Alkimos school uses cup to unite students

Alkimos Primary School students enjoyed a visit by Melbourne Cup winning jockey Jim Cassidy and retired race horses including Scenic Blast this week.

By Julio Santarelli

IT might not have been Flemington on the first Tuesday in November, but Alkimos Primary School created their own Melbourne Cup experience on Wednesday.

More than 250 students, teachers and parents welcomed the 2016 Emirates Melbourne Cup trophy to Perth as part of its annual Trans-Tasman tour.

Teachers dressed up as jockeys, classrooms were decked out in racing memorabilia, Year 6 students participated in a mock horse race and the school choir sang The Lion Sleeps, reworded in dedication to the cup.

The Melbourne Cup is recognised as the race that stops a nation but for Alkimos Primary School principal Andrew Gorton it was the cup that united a community.

“Our school opened this year and we were looking for a community event that could help celebrate that new beginning,” he said.

“Twenty-two per cent of the school students come from another country and we thought what better than to bring them together for something that is uniquely Australian.

“And there isn’t anything more uniquely Australian than the Melbourne Cup.

“I have been stunned by the response to having this iconic trophy at our school.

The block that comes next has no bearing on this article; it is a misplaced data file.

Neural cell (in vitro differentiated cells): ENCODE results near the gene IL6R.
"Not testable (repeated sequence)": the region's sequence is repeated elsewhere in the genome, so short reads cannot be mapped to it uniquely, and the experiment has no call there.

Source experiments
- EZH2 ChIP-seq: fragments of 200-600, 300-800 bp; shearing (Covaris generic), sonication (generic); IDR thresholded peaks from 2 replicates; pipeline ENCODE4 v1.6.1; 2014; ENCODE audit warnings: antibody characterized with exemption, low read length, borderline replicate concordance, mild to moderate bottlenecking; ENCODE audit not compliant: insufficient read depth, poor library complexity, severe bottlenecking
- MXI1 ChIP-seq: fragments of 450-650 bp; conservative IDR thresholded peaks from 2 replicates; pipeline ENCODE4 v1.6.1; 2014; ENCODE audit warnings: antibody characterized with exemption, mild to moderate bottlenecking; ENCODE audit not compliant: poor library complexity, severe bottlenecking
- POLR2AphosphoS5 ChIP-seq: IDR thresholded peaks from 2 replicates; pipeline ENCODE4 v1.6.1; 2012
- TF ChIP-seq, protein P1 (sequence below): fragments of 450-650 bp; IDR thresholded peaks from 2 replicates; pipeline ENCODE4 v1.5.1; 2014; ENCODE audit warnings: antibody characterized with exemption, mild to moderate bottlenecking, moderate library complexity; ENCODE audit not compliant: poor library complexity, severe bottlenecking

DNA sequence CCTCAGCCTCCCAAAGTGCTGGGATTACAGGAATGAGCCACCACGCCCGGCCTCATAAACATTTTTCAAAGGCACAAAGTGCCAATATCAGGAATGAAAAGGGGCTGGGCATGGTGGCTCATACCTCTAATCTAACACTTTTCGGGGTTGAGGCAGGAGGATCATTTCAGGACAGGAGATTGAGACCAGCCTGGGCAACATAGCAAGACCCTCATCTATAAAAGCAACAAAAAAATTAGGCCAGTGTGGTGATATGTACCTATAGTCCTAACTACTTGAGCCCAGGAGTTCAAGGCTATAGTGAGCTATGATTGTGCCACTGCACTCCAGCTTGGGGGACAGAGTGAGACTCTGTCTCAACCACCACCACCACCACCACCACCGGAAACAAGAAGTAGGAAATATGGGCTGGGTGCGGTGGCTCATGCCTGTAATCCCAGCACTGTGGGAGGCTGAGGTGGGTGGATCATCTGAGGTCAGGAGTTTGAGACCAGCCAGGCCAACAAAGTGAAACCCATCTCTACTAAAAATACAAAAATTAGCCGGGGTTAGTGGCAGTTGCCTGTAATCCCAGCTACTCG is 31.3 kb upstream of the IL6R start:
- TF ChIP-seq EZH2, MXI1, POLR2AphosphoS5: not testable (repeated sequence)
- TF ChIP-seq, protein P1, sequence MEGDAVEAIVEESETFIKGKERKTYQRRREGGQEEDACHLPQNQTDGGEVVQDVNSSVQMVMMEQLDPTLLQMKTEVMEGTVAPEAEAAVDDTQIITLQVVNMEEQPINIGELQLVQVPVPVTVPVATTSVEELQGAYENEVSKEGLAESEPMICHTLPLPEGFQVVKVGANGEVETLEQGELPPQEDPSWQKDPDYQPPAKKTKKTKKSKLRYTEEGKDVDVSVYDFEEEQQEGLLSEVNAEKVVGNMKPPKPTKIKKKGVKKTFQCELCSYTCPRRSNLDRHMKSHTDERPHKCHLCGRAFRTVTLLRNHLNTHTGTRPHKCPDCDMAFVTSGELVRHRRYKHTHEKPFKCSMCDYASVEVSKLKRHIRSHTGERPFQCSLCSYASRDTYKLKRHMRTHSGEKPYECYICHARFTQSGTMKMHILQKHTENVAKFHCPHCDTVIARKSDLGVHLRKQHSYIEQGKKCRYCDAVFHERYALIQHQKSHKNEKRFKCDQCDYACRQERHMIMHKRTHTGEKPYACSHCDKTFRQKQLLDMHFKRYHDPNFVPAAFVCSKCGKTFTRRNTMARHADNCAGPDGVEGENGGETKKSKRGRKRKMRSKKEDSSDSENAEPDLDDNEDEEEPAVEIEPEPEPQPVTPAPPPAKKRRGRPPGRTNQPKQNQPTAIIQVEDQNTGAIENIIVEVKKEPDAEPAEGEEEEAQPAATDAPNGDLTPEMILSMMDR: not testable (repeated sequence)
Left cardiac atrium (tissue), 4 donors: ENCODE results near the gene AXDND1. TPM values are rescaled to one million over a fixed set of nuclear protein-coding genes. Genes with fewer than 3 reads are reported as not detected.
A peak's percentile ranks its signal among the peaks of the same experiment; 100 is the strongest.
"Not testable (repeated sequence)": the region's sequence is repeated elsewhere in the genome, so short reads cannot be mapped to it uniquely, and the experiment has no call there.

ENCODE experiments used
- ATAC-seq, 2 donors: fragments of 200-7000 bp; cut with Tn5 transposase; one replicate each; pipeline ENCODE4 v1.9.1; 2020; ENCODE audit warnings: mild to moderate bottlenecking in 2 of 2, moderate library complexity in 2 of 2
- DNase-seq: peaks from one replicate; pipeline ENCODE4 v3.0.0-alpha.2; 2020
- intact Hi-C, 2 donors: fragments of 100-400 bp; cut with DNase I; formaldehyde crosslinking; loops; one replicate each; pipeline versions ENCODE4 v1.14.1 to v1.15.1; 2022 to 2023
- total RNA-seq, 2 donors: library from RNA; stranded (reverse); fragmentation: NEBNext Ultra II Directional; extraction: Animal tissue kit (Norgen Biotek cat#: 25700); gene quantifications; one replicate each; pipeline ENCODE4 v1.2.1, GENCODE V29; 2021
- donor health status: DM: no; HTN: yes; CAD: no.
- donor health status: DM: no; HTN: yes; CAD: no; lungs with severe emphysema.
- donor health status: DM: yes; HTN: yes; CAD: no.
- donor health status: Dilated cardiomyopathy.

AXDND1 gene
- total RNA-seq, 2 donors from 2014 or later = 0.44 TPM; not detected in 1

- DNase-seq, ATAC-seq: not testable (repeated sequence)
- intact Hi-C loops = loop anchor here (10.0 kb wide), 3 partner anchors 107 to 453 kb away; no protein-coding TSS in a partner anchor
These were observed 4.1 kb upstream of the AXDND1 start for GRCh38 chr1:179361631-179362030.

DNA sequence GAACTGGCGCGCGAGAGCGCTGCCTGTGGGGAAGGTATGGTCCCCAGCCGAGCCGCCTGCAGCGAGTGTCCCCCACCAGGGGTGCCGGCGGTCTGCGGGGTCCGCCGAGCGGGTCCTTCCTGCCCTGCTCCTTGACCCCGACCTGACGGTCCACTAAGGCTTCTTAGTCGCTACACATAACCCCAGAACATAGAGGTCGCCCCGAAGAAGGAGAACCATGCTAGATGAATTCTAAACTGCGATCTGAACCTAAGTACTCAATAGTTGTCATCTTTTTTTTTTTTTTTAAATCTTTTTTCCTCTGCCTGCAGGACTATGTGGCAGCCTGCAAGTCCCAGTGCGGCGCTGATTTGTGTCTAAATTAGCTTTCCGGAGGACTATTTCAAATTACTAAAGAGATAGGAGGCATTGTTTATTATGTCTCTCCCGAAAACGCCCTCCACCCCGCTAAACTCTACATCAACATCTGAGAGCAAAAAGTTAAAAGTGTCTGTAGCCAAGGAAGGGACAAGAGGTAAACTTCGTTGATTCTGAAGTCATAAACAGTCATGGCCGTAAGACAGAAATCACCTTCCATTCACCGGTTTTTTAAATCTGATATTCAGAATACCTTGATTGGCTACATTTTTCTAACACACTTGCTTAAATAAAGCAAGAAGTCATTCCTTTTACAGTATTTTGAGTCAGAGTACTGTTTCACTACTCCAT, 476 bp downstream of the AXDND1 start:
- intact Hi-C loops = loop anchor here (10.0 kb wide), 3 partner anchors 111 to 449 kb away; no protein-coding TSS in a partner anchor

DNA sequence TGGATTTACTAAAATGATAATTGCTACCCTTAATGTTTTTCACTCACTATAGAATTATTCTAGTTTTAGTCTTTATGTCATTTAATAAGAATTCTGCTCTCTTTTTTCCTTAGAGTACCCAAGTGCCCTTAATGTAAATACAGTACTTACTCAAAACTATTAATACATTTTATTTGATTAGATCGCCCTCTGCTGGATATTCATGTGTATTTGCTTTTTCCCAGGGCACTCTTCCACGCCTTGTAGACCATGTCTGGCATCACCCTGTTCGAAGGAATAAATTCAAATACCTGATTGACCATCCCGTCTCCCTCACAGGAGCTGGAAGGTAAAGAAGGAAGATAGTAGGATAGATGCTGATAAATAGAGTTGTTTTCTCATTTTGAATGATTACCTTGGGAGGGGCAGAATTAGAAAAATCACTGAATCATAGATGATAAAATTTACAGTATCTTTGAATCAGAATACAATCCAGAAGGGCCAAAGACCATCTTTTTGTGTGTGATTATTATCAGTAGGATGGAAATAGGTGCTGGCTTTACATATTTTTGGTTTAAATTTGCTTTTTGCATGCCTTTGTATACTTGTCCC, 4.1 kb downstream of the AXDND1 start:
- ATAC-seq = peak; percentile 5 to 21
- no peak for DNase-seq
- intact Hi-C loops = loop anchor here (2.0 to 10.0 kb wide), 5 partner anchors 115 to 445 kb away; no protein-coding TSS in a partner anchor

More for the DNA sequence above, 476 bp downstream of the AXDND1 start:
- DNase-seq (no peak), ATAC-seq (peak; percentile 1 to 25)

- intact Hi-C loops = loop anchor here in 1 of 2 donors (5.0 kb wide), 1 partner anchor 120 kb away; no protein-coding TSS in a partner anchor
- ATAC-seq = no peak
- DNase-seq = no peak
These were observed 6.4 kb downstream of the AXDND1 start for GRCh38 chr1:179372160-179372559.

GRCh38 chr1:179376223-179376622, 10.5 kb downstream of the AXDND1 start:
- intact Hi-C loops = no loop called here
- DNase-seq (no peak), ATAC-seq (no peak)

“Teachers and students have incredibly embraced it in class and integrating it in their learning areas.

“It’s been well over three months in the making since the tender process and the turnout and the response of the whole school community has been absolutely fantastic.

“It will give the school real incentive, enthusiasm and energy to pursue other community events and lots of learning opportunities.”

Emirates Melbourne Cup Tour ambassador Jim Cassidy also joined in the celebrations.

The recently retired champion jockey, a dual winner of the Melbourne Cup, said he was still amazed by the race’s impact.

“To see the work, thought and effort put in was just outstanding,” he said.

“Their outfits, little fascinators, their mock horses were terrific.

“To see the Melbourne Cup having an impact on a younger generation is just beautiful.

“The interest in the Melbourne Cup now, even around the world is amazing.

“It brings non-racing people together with racing people.

“It brings back memories for me and gives me goose bumps just thinking about it.

“Here I am at 53 coming back and talking about the dreams I had.”